“The manufacturer wanted to place a strong emphasis on patient empathy,” said Doyle. “While hard to track and quantify, empathy was extended by care managers trained in a knowledge of the disease state who were then able to convey an understanding to patients about what that patient may be going through.”
To eliminate reimbursement barriers, a pharmacy locator service was key to linking patients quickly to product at the right location. Patient calls were increased and scheduled to make sure the barriers to access were removed, and to find out how the patient was doing on the drug, and to offer help, if needed.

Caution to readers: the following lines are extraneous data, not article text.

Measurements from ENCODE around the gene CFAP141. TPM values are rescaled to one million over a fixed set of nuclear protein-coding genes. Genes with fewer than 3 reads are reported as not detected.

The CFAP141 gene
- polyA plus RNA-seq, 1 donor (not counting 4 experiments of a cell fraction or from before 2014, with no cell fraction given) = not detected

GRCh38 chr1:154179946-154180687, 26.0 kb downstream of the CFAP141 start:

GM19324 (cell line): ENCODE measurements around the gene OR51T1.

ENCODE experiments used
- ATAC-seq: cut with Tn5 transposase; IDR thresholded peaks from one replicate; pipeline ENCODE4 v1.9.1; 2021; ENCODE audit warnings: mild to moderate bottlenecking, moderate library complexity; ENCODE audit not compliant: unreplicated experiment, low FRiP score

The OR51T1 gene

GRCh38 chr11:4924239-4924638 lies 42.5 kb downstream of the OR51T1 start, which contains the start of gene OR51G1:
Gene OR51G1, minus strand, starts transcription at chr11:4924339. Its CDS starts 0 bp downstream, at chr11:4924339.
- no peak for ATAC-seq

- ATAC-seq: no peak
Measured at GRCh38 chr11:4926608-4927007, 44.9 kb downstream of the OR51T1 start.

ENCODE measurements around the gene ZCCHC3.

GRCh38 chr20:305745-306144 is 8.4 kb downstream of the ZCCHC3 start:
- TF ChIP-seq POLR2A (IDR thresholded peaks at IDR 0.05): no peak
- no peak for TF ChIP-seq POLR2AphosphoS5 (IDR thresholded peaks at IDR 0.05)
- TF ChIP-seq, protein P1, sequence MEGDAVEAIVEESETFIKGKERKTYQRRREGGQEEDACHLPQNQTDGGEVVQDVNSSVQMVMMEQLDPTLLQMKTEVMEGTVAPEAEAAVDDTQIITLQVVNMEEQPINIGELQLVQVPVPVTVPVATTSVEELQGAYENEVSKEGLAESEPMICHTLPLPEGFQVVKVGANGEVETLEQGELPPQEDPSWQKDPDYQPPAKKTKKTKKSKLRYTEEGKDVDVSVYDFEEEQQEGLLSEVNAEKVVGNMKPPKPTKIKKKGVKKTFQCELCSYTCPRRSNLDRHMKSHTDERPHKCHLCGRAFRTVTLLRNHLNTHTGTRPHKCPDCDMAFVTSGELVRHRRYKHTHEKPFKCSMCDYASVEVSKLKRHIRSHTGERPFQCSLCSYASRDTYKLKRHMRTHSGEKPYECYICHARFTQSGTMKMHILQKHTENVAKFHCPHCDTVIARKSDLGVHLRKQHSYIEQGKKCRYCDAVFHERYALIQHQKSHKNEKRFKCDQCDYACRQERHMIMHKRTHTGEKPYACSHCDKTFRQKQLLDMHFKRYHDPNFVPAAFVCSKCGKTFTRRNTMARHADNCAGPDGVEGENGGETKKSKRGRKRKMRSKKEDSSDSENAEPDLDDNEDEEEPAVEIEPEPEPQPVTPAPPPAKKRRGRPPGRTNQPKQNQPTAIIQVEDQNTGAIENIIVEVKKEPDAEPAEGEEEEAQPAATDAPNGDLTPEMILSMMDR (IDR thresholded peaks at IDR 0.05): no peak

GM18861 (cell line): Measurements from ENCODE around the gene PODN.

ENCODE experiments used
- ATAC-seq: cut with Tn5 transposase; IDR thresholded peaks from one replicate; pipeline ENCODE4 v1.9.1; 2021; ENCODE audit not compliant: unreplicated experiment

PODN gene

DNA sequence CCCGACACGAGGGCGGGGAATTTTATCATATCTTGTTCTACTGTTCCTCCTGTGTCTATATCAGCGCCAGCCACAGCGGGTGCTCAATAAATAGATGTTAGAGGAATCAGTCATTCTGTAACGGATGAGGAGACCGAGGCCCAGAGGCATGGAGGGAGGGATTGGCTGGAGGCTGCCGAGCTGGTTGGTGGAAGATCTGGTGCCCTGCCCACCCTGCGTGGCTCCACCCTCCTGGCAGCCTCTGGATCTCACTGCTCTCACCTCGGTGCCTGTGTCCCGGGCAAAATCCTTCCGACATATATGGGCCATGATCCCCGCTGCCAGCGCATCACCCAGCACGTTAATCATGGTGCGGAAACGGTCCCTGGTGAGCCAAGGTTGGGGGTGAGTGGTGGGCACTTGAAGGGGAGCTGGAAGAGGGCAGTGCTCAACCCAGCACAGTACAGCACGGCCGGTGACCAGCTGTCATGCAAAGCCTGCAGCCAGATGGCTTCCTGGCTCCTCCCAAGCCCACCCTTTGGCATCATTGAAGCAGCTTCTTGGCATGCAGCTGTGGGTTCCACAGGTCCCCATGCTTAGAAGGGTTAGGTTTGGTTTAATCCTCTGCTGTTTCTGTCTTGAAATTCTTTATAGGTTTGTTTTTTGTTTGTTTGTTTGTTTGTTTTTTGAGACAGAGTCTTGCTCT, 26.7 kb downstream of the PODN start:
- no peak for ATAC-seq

“All told, the results were really pretty dramatic,” said Doyle (see chart). “Nine months out, we compared patients who took the card and went to retail, versus those that enrolled into a much higher-touch experience. We saw an 84 percent boom in second fills for those patients who were touched by the higher, wraparound experience.”
What made the difference? “Very key services,” said Doyle. “The single point of contact for all stakeholders, the importance of the care managers and the focus on empathy cannot be stressed enough. Comprehensive reimbursement support is critical. It’s important to leverage the card and handle the financial offset, but it also has to be seamlessly integrated to have full support of the PA, step edits, and things of that nature.